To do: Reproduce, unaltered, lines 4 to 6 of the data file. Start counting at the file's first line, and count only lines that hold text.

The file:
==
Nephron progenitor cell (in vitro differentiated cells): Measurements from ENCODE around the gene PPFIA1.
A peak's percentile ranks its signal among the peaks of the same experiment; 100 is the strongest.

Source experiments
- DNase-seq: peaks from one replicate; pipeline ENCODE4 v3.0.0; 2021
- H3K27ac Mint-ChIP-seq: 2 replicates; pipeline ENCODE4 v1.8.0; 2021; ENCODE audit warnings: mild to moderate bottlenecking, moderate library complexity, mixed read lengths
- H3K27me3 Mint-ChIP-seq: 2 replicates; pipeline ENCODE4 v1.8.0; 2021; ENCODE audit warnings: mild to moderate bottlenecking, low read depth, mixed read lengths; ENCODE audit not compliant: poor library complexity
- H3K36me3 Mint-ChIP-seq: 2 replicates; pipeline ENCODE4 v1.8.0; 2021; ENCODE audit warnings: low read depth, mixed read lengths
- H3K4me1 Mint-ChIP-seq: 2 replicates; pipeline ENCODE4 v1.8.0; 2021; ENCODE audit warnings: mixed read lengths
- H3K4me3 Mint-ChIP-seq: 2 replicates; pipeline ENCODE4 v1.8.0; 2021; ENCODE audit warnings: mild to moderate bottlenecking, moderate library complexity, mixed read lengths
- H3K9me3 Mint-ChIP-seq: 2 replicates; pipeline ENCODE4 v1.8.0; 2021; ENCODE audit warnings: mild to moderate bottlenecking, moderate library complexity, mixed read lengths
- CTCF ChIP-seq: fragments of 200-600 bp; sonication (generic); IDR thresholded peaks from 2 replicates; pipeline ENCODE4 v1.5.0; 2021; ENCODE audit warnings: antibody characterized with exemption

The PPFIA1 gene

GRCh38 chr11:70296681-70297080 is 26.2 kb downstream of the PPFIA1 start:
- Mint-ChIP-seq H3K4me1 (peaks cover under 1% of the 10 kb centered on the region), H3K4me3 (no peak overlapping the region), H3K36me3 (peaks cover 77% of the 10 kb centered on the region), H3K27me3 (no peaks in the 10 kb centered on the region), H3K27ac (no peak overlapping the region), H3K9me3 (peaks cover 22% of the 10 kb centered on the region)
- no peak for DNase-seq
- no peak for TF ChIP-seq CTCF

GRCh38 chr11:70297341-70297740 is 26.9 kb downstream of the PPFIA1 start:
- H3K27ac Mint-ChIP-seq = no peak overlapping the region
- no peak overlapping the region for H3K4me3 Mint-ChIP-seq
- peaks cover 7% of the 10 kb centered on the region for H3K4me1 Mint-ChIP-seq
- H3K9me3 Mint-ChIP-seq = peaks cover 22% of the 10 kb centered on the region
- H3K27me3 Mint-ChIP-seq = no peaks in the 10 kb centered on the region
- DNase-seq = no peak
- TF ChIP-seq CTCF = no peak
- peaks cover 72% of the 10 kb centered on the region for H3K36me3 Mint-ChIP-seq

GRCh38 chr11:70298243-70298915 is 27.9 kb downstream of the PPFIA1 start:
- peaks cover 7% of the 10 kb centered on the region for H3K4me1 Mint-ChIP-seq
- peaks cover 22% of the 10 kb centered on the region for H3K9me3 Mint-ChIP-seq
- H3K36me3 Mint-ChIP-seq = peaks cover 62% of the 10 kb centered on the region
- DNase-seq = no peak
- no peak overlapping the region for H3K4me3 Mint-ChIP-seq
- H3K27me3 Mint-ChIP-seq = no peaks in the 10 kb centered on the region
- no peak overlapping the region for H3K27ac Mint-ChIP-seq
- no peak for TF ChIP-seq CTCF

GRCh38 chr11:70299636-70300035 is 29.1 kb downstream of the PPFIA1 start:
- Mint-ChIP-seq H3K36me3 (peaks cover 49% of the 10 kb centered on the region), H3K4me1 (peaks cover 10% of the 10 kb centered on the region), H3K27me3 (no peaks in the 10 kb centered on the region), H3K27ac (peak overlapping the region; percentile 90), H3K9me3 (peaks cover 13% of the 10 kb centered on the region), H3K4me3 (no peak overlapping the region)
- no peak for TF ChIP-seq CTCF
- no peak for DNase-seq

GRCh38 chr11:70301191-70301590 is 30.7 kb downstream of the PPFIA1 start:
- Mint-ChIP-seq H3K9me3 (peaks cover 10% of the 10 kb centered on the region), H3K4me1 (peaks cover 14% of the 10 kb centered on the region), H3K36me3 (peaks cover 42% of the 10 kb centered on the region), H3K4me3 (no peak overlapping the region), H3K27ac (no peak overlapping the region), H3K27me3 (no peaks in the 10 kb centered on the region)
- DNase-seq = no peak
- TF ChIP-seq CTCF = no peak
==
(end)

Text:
- DNase-seq: peaks from one replicate; pipeline ENCODE4 v3.0.0; 2021
- H3K27ac Mint-ChIP-seq: 2 replicates; pipeline ENCODE4 v1.8.0; 2021; ENCODE audit warnings: mild to moderate bottlenecking, moderate library complexity, mixed read lengths
- H3K27me3 Mint-ChIP-seq: 2 replicates; pipeline ENCODE4 v1.8.0; 2021; ENCODE audit warnings: mild to moderate bottlenecking, low read depth, mixed read lengths; ENCODE audit not compliant: poor library complexity